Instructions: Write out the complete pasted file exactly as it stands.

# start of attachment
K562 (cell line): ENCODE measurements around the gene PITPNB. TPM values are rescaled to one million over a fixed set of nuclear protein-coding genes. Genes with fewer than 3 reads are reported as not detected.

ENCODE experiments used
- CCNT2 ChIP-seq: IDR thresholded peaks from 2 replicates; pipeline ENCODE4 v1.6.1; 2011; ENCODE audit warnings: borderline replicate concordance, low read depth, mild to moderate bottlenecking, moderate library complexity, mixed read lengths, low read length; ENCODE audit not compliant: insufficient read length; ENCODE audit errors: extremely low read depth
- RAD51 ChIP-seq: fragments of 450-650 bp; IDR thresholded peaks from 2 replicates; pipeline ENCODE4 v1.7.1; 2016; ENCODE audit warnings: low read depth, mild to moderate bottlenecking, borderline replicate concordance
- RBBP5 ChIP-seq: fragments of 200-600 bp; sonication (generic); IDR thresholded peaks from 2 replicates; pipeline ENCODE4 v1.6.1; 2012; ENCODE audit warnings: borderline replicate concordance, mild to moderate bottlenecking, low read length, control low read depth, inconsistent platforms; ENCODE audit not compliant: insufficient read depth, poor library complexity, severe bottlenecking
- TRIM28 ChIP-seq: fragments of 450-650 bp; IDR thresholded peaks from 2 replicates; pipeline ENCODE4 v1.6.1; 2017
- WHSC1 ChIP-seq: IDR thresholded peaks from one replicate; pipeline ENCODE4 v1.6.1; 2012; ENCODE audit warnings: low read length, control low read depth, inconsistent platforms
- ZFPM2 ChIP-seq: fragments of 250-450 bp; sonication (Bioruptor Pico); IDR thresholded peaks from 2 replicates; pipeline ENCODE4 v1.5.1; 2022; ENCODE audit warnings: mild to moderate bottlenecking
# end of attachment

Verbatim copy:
K562 (cell line): ENCODE measurements around the gene PITPNB. TPM values are rescaled to one million over a fixed set of nuclear protein-coding genes. Genes with fewer than 3 reads are reported as not detected.

ENCODE experiments used
- CCNT2 ChIP-seq: IDR thresholded peaks from 2 replicates; pipeline ENCODE4 v1.6.1; 2011; ENCODE audit warnings: borderline replicate concordance, low read depth, mild to moderate bottlenecking, moderate library complexity, mixed read lengths, low read length; ENCODE audit not compliant: insufficient read length; ENCODE audit errors: extremely low read depth
- RAD51 ChIP-seq: fragments of 450-650 bp; IDR thresholded peaks from 2 replicates; pipeline ENCODE4 v1.7.1; 2016; ENCODE audit warnings: low read depth, mild to moderate bottlenecking, borderline replicate concordance
- RBBP5 ChIP-seq: fragments of 200-600 bp; sonication (generic); IDR thresholded peaks from 2 replicates; pipeline ENCODE4 v1.6.1; 2012; ENCODE audit warnings: borderline replicate concordance, mild to moderate bottlenecking, low read length, control low read depth, inconsistent platforms; ENCODE audit not compliant: insufficient read depth, poor library complexity, severe bottlenecking
- TRIM28 ChIP-seq: fragments of 450-650 bp; IDR thresholded peaks from 2 replicates; pipeline ENCODE4 v1.6.1; 2017
- WHSC1 ChIP-seq: IDR thresholded peaks from one replicate; pipeline ENCODE4 v1.6.1; 2012; ENCODE audit warnings: low read length, control low read depth, inconsistent platforms
- ZFPM2 ChIP-seq: fragments of 250-450 bp; sonication (Bioruptor Pico); IDR thresholded peaks from 2 replicates; pipeline ENCODE4 v1.5.1; 2022; ENCODE audit warnings: mild to moderate bottlenecking